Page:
As I began my current read-in-progress, Anvil of Tears (Full review coming soon), a loud beeping noise kept interrupting the story. What was that noise, you ask? It was the dump truck backing up and unloading page after page of expository information in front of me.


Action before Explanation  

There’s a mantra that I continually hear from professional authors: Act first, Explain later.

A reader will wait a long time for an explanation as long as something interesting is going on. Seems simple enough, yet I know from personal experience that exposition is a siren song luring you away from the action. There’s this persistent belief that the reader needs to know a bulk of background detail in order to understand a given scene or character. When you spot this on the page as a reader, it’s easy to see how false that is. In fact, it can lead to page skimming, or worse, page skipping just to get back to the story.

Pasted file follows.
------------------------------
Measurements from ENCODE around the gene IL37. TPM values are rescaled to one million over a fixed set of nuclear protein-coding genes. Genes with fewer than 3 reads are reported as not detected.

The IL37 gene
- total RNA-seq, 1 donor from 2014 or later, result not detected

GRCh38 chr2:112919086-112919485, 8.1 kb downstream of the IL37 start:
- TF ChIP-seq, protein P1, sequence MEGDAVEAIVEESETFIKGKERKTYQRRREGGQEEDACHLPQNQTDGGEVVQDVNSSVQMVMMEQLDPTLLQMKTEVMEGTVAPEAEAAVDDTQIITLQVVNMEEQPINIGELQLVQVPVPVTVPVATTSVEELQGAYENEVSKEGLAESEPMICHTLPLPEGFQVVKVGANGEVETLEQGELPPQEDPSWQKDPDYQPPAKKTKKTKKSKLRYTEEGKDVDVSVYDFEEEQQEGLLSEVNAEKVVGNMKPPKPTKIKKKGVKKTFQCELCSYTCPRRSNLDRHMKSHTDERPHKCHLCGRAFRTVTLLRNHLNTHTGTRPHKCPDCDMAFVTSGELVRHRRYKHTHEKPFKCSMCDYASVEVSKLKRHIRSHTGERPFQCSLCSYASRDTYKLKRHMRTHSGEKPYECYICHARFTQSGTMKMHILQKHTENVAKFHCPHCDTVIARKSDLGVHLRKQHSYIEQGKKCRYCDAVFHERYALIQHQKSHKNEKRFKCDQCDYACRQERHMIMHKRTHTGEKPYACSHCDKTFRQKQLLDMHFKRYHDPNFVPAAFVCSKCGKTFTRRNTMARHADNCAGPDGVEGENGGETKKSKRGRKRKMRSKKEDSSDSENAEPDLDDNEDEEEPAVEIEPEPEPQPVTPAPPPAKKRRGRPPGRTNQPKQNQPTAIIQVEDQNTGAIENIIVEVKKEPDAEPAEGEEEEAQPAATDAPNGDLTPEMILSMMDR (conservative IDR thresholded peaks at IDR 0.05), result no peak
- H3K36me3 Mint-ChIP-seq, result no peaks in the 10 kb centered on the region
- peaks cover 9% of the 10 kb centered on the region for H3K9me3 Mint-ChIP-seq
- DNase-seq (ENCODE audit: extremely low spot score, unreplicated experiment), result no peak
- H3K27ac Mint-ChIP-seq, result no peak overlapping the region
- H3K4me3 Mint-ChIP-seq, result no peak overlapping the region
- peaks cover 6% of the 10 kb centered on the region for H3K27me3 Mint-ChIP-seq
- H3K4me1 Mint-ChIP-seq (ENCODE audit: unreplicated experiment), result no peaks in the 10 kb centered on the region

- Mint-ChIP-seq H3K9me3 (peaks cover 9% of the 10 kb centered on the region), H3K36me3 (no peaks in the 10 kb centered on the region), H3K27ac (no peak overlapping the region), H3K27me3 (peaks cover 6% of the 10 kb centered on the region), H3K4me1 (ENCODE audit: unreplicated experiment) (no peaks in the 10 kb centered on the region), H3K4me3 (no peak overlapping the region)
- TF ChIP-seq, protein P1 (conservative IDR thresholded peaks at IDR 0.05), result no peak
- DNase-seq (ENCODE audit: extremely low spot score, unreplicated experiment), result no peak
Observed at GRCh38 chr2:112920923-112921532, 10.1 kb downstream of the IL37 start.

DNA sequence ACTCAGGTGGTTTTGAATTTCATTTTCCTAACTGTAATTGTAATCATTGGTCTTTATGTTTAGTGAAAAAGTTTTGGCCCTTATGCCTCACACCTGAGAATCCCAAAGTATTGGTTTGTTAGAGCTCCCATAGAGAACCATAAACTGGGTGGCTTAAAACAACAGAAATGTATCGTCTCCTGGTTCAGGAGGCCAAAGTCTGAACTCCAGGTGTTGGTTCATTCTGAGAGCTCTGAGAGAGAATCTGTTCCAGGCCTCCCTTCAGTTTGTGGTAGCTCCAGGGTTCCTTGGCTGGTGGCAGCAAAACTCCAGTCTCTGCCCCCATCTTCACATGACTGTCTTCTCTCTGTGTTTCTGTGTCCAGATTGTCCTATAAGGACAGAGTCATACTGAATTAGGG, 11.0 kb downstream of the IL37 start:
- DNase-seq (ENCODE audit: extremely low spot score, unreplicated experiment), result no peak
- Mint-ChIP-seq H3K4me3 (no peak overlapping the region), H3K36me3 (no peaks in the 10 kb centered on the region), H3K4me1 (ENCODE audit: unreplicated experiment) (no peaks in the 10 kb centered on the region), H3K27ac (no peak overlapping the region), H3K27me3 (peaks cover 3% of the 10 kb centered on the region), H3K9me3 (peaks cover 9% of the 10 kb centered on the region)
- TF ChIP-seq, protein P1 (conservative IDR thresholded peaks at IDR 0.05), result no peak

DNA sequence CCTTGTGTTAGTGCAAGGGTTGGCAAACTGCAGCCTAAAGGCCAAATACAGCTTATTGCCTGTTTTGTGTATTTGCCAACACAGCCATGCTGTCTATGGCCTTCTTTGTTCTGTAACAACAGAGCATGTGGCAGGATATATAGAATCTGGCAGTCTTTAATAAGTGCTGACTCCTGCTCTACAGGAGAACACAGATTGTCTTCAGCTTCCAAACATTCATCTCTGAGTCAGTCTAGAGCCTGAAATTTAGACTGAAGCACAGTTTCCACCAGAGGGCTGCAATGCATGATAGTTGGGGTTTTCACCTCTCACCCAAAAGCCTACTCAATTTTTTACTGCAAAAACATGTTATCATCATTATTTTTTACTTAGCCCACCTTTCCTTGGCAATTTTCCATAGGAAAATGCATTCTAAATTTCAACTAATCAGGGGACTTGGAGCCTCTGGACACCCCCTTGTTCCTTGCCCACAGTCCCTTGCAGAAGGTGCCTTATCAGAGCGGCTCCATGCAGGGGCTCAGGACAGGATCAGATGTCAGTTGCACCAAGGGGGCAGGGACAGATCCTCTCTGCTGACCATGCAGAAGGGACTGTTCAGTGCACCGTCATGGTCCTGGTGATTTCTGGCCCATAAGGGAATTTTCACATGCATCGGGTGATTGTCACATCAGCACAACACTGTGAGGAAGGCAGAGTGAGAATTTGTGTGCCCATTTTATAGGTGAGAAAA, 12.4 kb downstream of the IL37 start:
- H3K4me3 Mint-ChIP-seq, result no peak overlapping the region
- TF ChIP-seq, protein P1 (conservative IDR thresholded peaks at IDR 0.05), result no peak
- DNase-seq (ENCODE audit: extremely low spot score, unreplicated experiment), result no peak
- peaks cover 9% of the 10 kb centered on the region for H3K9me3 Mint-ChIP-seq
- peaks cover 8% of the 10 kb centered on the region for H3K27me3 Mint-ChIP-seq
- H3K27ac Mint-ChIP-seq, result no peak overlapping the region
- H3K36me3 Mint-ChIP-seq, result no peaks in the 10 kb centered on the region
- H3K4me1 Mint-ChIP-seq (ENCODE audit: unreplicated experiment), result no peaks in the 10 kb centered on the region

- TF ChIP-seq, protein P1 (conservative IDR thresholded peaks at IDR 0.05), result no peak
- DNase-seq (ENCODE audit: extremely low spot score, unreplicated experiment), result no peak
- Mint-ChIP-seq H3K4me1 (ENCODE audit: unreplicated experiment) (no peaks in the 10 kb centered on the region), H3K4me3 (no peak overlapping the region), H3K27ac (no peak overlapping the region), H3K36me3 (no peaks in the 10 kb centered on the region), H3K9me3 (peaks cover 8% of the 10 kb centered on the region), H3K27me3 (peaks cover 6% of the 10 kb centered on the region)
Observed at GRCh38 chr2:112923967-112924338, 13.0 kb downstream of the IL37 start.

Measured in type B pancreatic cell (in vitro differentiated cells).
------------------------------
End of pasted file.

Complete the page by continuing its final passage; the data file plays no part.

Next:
Ways to avoid this pitfall

Weave backstory in a little at a time. A sentence here. A sentence there. Kind of like pepper but be careful. Too much and it makes things inedible.

Dialogue is another good tool to weave in backstory. Even better if it’s in an argument. Conflict is always interesting. The reader gets background info without even noticing it, which is key.

I do my best to pay attention to this in my own writing, but even so, on revision I always come across a paragraph block of backstory that needs to go. Kind of like cleaning the backyard after a week of letting the dog out there at night. You always think you got it all but somehow there’s a dump or two you missed.


Want more on this topic? Here’s a great article: